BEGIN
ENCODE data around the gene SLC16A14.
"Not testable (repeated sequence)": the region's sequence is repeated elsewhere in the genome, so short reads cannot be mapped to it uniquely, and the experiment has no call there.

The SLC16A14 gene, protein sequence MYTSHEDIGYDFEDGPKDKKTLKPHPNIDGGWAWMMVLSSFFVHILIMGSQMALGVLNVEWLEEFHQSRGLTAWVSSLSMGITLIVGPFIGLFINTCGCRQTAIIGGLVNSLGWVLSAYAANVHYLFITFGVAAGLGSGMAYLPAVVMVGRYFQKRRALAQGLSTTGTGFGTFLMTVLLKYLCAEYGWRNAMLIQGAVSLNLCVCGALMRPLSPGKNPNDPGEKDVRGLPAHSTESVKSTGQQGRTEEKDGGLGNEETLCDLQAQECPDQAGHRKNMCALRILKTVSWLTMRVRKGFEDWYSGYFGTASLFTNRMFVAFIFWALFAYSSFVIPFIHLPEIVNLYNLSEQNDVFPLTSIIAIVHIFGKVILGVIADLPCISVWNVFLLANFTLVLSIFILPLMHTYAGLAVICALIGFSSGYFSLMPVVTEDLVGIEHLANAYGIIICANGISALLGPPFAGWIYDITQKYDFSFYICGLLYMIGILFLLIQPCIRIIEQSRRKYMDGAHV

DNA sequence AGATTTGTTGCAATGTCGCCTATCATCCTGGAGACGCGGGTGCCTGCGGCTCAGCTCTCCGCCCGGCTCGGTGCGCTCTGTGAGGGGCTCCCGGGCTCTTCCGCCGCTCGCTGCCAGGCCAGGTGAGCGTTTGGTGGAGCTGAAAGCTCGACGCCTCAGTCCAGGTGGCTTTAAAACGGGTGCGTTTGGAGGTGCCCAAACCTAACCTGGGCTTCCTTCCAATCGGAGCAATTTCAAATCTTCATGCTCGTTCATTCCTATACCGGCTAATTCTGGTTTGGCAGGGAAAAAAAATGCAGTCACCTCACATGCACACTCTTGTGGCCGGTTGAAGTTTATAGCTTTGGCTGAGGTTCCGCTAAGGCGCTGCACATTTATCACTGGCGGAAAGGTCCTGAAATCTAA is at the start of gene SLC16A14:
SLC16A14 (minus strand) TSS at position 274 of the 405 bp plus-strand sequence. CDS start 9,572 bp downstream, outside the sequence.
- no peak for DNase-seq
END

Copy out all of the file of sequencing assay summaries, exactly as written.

ENCODE data around the gene SLC16A14.
"Not testable (repeated sequence)": the region's sequence is repeated elsewhere in the genome, so short reads cannot be mapped to it uniquely, and the experiment has no call there.

The SLC16A14 gene, protein sequence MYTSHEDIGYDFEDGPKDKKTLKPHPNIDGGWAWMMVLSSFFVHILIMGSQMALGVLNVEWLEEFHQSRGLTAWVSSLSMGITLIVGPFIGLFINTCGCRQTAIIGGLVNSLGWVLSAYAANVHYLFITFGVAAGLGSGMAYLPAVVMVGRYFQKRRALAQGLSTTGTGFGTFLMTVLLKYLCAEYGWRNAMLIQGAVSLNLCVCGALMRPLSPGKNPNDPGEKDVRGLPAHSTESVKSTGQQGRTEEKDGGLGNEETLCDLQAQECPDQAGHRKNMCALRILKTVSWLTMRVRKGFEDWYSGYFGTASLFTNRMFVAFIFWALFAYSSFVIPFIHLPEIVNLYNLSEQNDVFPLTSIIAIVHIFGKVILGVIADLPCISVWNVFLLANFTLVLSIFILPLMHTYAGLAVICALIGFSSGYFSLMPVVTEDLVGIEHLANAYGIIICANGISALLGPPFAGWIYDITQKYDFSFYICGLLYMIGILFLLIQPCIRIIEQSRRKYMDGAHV

DNA sequence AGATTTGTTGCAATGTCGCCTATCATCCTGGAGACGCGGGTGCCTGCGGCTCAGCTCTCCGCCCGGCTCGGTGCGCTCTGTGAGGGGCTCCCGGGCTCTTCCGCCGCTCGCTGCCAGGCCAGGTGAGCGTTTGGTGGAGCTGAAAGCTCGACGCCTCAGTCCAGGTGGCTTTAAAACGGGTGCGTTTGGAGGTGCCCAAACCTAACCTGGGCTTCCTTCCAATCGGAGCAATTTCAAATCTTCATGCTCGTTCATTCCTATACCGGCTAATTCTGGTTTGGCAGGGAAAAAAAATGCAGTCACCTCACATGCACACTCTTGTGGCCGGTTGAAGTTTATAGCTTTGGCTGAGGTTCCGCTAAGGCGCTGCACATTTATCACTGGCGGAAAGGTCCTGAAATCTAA is at the start of gene SLC16A14:
SLC16A14 (minus strand) TSS at position 274 of the 405 bp plus-strand sequence. CDS start 9,572 bp downstream, outside the sequence.
- no peak for DNase-seq